US20030069635A1 (en) * 2001-05-29 2003-04-10 Cartledge Richard G. Prosthetic heart valve
US6585766B1 (en) * 1997-03-27 2003-07-01 Edwards Lifesciences Corporation Cloth-covered stents for tissue heart valves
US20060025855A1 (en) * 2004-05-05 2006-02-02 Lashinski Randall T Translumenally implantable heart valve with multiple chamber formed in place support
US20060293745A1 (en) * 2004-01-23 2006-12-28 Carpentier Alain F Anatomically approximate prosthetic mitral heart valve
US7186265B2 (en) * 2003-12-10 2007-03-06 Medtronic, Inc. Prosthetic cardiac valves and systems and methods for implanting thereof

Family Cites Families (1)

* Cited by examiner, † Cited by third party
Publication number Priority date Publication date Assignee Title
CA2557657C (en) * 2004-02-27 2013-06-18 Aortx, Inc. Prosthetic heart valve delivery systems and methods

Patent Citations (13)

* Cited by examiner, † Cited by third party
Publication number Priority date Publication date Assignee Title
US3571815A (en) * 1968-09-19 1971-03-23 John V Somyk Suture ring for heart valve
US4106129A (en) * 1976-01-09 1978-08-15 American Hospital Supply Corporation Supported bioprosthetic heart valve with compliant orifice ring
US4084268A (en) * 1976-04-22 1978-04-18 Shiley Laboratories, Incorporated Prosthetic tissue heart valve
US4451936A (en) * 1981-12-21 1984-06-05 American Hospital Supply Corporation Supra-annular aortic valve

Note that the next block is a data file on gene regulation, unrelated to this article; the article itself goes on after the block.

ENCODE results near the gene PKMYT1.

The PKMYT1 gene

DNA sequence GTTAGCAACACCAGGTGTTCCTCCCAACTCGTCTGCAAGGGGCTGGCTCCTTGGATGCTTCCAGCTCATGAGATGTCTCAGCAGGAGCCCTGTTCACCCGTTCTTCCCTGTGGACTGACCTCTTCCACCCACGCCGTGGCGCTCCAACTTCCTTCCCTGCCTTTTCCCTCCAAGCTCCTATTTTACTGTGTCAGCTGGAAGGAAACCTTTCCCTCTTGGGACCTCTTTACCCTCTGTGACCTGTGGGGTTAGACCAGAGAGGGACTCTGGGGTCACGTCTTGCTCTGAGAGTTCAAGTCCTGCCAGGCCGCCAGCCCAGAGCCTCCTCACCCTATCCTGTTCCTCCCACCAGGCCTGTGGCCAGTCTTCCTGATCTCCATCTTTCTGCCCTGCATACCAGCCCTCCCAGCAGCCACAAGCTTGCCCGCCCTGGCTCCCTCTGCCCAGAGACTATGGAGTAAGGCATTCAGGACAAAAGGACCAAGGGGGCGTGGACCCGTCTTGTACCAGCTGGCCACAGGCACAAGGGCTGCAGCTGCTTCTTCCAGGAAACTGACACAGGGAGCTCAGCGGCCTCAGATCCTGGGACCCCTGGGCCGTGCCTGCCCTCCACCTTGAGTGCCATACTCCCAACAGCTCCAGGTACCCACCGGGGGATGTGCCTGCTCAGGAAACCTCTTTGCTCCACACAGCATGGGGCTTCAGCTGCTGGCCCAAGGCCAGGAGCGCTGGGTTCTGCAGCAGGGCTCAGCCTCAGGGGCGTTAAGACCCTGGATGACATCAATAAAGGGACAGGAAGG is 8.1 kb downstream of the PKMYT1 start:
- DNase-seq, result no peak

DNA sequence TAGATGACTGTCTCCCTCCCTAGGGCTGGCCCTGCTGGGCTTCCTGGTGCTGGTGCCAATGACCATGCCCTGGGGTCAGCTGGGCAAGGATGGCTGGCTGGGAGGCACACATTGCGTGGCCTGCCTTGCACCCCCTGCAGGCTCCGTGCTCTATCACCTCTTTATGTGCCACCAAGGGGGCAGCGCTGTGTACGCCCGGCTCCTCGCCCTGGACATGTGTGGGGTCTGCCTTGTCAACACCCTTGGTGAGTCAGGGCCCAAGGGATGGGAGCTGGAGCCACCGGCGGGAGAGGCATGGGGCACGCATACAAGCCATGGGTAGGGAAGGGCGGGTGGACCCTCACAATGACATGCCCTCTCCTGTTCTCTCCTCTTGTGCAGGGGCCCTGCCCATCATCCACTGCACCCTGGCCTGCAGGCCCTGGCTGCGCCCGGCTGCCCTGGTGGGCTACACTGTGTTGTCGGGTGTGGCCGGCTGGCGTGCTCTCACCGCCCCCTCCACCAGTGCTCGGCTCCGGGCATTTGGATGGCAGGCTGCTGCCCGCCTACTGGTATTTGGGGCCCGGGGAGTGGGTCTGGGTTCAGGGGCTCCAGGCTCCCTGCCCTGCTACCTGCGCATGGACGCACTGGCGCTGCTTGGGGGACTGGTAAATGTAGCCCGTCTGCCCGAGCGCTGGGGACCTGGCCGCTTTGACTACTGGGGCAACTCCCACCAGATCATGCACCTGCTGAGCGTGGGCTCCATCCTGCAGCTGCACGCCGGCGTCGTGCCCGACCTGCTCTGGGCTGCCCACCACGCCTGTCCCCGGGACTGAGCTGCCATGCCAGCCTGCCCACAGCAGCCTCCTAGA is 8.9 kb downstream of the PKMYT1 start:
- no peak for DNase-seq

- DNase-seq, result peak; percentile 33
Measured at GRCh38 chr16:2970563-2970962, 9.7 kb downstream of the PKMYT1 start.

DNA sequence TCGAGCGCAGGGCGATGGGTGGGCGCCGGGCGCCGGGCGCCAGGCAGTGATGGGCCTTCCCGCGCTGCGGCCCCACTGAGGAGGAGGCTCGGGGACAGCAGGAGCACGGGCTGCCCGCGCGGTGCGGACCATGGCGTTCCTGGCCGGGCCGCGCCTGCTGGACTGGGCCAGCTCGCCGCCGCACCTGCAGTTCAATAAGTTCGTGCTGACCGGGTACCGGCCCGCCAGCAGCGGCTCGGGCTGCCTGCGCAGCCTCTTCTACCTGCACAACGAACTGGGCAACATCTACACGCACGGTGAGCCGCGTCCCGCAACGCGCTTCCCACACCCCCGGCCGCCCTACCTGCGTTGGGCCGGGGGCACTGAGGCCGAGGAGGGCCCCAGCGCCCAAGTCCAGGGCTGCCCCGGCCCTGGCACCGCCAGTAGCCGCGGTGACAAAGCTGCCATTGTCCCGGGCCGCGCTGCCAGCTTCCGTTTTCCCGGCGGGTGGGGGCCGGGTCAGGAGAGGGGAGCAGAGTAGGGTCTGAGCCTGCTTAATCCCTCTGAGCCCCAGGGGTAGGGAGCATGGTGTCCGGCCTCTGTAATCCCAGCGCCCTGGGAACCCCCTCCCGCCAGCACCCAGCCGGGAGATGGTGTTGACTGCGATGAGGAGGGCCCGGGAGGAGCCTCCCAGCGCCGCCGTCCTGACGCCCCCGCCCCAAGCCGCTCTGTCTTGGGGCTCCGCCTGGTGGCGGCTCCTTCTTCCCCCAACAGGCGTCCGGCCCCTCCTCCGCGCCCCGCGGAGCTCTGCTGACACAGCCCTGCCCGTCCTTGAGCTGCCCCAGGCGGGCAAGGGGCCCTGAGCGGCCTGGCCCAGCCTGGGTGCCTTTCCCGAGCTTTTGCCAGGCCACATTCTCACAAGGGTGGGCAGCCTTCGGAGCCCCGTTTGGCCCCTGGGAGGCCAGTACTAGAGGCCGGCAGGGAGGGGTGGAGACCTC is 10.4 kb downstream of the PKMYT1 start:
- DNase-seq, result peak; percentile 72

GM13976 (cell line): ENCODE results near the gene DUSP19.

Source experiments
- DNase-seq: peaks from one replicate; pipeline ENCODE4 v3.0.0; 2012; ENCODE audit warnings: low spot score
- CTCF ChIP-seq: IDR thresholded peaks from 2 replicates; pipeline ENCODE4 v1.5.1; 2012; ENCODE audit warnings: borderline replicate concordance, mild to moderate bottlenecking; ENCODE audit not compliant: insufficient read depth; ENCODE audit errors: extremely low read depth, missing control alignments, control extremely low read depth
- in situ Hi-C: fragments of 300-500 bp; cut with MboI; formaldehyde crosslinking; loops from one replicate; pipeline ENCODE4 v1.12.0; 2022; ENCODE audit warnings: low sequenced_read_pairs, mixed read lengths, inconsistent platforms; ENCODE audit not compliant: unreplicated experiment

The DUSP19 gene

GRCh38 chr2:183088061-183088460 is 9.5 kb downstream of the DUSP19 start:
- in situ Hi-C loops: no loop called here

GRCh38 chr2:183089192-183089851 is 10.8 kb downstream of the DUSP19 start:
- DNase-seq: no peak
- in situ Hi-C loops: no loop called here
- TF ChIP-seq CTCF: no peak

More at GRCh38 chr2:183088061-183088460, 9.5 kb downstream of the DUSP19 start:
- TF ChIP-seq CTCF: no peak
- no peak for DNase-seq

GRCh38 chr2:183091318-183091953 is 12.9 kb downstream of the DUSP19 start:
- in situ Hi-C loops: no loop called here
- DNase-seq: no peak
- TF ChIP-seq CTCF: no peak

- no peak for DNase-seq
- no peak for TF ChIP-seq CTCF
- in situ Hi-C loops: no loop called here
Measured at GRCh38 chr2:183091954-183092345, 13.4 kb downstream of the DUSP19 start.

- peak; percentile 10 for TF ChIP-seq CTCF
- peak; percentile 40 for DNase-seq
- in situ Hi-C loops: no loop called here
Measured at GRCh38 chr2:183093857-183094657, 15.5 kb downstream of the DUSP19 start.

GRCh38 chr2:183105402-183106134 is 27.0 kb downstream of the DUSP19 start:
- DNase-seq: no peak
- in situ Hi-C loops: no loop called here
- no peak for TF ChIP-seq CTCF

US5612885A (en) * 1993-12-17 1997-03-18 Autogenics Method for constructing a heart valve stent
US5824069A (en) * 1996-09-13 1998-10-20 Medtronic, Inc. Prosthetic heart valve with suturing member having non-uniform radial width
US6585766B1 (en) * 1997-03-27 2003-07-01 Edwards Lifesciences Corporation Cloth-covered stents for tissue heart valves
US6945997B2 (en) * 1997-03-27 2005-09-20 Edwards Lifesciences Corporation Heart valves and suture rings therefor
US6334873B1 (en) * 1998-09-28 2002-01-01 Autogenics Heart valve having tissue retention with anchors and an outer sheath
US20030069635A1 (en) * 2001-05-29 2003-04-10 Cartledge Richard G. Prosthetic heart valve
US7186265B2 (en) * 2003-12-10 2007-03-06 Medtronic, Inc. Prosthetic cardiac valves and systems and methods for implanting thereof
US20060293745A1 (en) * 2004-01-23 2006-12-28 Carpentier Alain F Anatomically approximate prosthetic mitral heart valve
US20060025855A1 (en) * 2004-05-05 2006-02-02 Lashinski Randall T Translumenally implantable heart valve with multiple chamber formed in place support

Cited By (5)

* Cited by examiner, † Cited by third party
Publication number Priority date Publication date Assignee Title
KR101104046B1 (en) * 2007-03-15 2012-01-09 인터내셔널 비지네스 머신즈 코포레이션 Congestion reducing reliable transport packet retry engine
US20160143733A1 (en) * 2009-09-29 2016-05-26 Edwards Lifesciences Cardiaq Llc Replacement heart valve and method
US10166097B2 (en) * 2009-09-29 2019-01-01 Edwards Lifesciences Cardiaq Llc Replacement heart valve and method
CN106999283A (en) * 2014-12-19 2017-08-01 国立研究开发法人国立循环器病研究中心 Substrate for forming artificial valve and artificial valve
WO2018098382A3 (en) * 2016-11-22 2018-08-30 Scruggs James Prosthetic heart valve creating a vortex effect

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WO2007084479A2 (en) 2007-07-26
WO2007084479A3 (en) 2007-12-06